As I Was Saying is a forum for a variety of perspectives to foster faith-related conversations among our readers with the goal of mutual learning, even in disagreement. Apart from articles written by editorial staff, these perspectives do not necessarily reflect the views of The Banner.
Emotions run high in the U.S. among Trump supporters and even higher among those who favor Biden, at least in the city where I live. A sea of dark blue covers the island of Manhattan, not a speck of red—land and water are indistinguishable on an electoral map.
Partisan passions do not surprise me, but what does is that these emotions are very much in the church. I would go as far as to say that battle lines are drawn up. Some cannot imagine a faithful believer voting for Trump; others have the same sentiment about voting for Biden. John MacArthur said that all true Christians must vote for Trump, John Piper disagreed, Tim Keller is more nuanced, and the list goes on. The issues are complex. However, if history repeats itself, then Israel’s history might offer a perspective to help the church at this time.
In 1 Samuel 8, the Israelites want a king in a time of transition, moral decay, and uncertainty. They want to be like the other nations; they want a man a head taller than others to lead them even if it means the loss of freedom, remarkable to say (1 Sam. 8:10-18). Samuel warns them, even pleads with them, but they are undeterred, so God complies with their request.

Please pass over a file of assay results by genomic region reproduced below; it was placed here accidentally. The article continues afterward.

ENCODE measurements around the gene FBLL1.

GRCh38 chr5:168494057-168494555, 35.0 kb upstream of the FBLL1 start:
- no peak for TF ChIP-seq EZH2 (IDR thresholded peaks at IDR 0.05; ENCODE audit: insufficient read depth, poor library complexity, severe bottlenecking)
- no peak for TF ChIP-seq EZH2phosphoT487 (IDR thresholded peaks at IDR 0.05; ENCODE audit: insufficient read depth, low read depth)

My point is not to say that Donald Trump or Joe Biden is the equivalent of Saul or that we are like the Israelites clamoring for a leader. It is to offer a framework. At root, Israel forgot that no earthly leader, no matter how good, could lead to a utopian society. Worldly men do not usher in the kingdom of God. Every judge failed, even Samuel, and every king will do the same, even David. Failure and frustration are built into a fallen world; the creation groans and longs for something more (Rom. 8:18-24).
If this framework is true, then the church must not look to parties for peace and prosperity. I am not suggesting that the church exit the political arena or lose its political convictions. Not at all, the church must be civically minded, well read, waist deep in society, and ready to debate, but it should have no illusions about worldly solutions and be on guard against narratives that promise much. Democrats, Republicans, and Libertarians will never bring shalom to society, and the church should never act or pretend that they will. The outcome will be sober-mindedness, measured responses, unshakable peace, and persevering hope.
For America to flourish, we need Christians in both parties speaking truth to power with love. From this perspective, isn’t the fact that God-fearing men and women are in both parties a blessing? Salt spread is better than salt clumped. More importantly, Christians in both parties must realize that, ultimately speaking, they are all citizens of another kingdom with a true king, who has shed his blood for sinners. Political or even ecclesiastical memberships are at best penultimate. I would even go as far as to say that they are third behind our allegiances to God and family.